Amy R. King and Michael C. "Mac" Tarrou.
How do we write a tribute to a person we have never met? As I read the posts of other bloggers who took the time to honor a person they would never have heard of had it not been for one of the most horrible days in US history,
I am struck by both a sense of pride in our country and an overwhelming hope to do justice to this memorial.
When I first heard about the tribute, I wasn't so sure it would have any real impact at all. And then I began to see the faces of those people whose names were on the September 11th Memorial list. By the time I signed up, and Amy's name was assigned to me, I was struck hard by the reality that lies within those photos. I could not go to bed at night and simply erase them from mind. Just seeing her photo, and that of her fiance's as well, struck home.
I think it says a lot about the US that we are a country that will never back down in the face of evil. It is important that each person from 9/11 be remembered, for they were just like us.
D. Challener Roe, who started this tribute, felt it equally important that every person who died that day in September be honored, and I would like to thank him for pushing this idea and coming through with 3412 bloggers strong. That is just amazing.
Future generations must remember this day and these victims; and in that time when those of us are old or have passed on, they alone must remember a country that rallied in the face of tragedy and stood up against those who would try to bring us down in the name of evil.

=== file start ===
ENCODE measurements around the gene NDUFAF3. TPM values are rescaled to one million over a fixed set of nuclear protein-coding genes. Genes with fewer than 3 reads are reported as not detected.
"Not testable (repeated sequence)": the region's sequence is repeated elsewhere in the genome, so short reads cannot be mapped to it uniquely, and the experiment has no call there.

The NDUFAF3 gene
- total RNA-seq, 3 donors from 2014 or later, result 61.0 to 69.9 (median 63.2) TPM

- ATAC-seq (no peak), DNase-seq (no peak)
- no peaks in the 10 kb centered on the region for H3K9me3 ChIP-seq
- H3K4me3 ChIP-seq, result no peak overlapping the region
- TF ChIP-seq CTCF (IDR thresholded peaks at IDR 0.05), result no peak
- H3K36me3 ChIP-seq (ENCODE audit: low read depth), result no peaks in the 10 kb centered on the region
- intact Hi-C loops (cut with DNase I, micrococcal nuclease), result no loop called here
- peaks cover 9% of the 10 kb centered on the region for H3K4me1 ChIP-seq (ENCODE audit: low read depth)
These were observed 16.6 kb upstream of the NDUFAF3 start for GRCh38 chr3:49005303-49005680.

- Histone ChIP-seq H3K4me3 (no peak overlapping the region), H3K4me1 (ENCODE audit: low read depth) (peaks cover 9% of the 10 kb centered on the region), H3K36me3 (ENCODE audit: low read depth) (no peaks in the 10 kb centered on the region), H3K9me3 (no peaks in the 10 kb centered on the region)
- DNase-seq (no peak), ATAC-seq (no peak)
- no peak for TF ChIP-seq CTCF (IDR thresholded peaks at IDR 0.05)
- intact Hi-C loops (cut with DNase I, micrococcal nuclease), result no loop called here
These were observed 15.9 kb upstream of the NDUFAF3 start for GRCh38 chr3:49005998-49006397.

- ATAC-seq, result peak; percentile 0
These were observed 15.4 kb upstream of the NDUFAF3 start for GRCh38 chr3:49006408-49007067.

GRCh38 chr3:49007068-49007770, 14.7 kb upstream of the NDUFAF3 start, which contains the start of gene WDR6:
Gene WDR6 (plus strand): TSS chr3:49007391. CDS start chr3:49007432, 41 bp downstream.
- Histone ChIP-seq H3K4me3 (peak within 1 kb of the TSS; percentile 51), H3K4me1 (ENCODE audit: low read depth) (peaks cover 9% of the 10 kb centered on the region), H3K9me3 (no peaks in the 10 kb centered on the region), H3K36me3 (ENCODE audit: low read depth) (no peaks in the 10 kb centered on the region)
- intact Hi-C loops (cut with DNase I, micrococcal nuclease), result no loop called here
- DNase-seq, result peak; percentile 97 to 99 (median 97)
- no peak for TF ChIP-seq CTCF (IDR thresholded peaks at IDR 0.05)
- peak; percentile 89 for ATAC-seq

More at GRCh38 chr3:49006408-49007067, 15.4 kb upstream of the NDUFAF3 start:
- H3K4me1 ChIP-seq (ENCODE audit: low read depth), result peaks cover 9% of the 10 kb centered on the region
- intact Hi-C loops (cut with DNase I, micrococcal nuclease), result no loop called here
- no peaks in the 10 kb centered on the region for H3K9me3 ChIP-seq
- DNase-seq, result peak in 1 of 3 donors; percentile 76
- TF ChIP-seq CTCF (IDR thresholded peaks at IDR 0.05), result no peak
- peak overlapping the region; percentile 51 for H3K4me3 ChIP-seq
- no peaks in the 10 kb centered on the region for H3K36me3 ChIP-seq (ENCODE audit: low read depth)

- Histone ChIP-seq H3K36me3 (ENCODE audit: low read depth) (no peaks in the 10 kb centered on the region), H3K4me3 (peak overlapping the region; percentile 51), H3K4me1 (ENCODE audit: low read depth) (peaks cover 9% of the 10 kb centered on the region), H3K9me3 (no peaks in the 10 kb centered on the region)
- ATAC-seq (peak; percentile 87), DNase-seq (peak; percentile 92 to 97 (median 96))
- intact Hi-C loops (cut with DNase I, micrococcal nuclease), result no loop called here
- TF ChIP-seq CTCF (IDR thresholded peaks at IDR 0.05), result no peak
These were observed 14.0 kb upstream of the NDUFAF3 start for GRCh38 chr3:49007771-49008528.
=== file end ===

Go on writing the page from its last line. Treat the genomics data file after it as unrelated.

Today, I am honoring Amy R. King, 29, and her fiance, Michael C.
Tarrou, 38. I was not assigned to write about Michael, but the two
were a couple, both flight attendants on UA flight 175.
This was the second plane to crash into the South tower of the World Trade Center on September 11th. I don't see how I can write about Amy without also writing about Michael. In my research, I found that they were soul-mates, they had planned a life together and that life was not to be.
She was was the youngest of three sisters who grew up near Jamestown, NY. She loved to paint and she ran track and cross country in high school. She was especially known for her playful sense of humor and easy laugh.
She met Michael at a work meeting two years before the crash, and the two had been inseparable ever since. They were not engaged at the time, but friends say it could have happened. They often arranged their flights together, and maybe it is comforting in some ways that they were together in the end.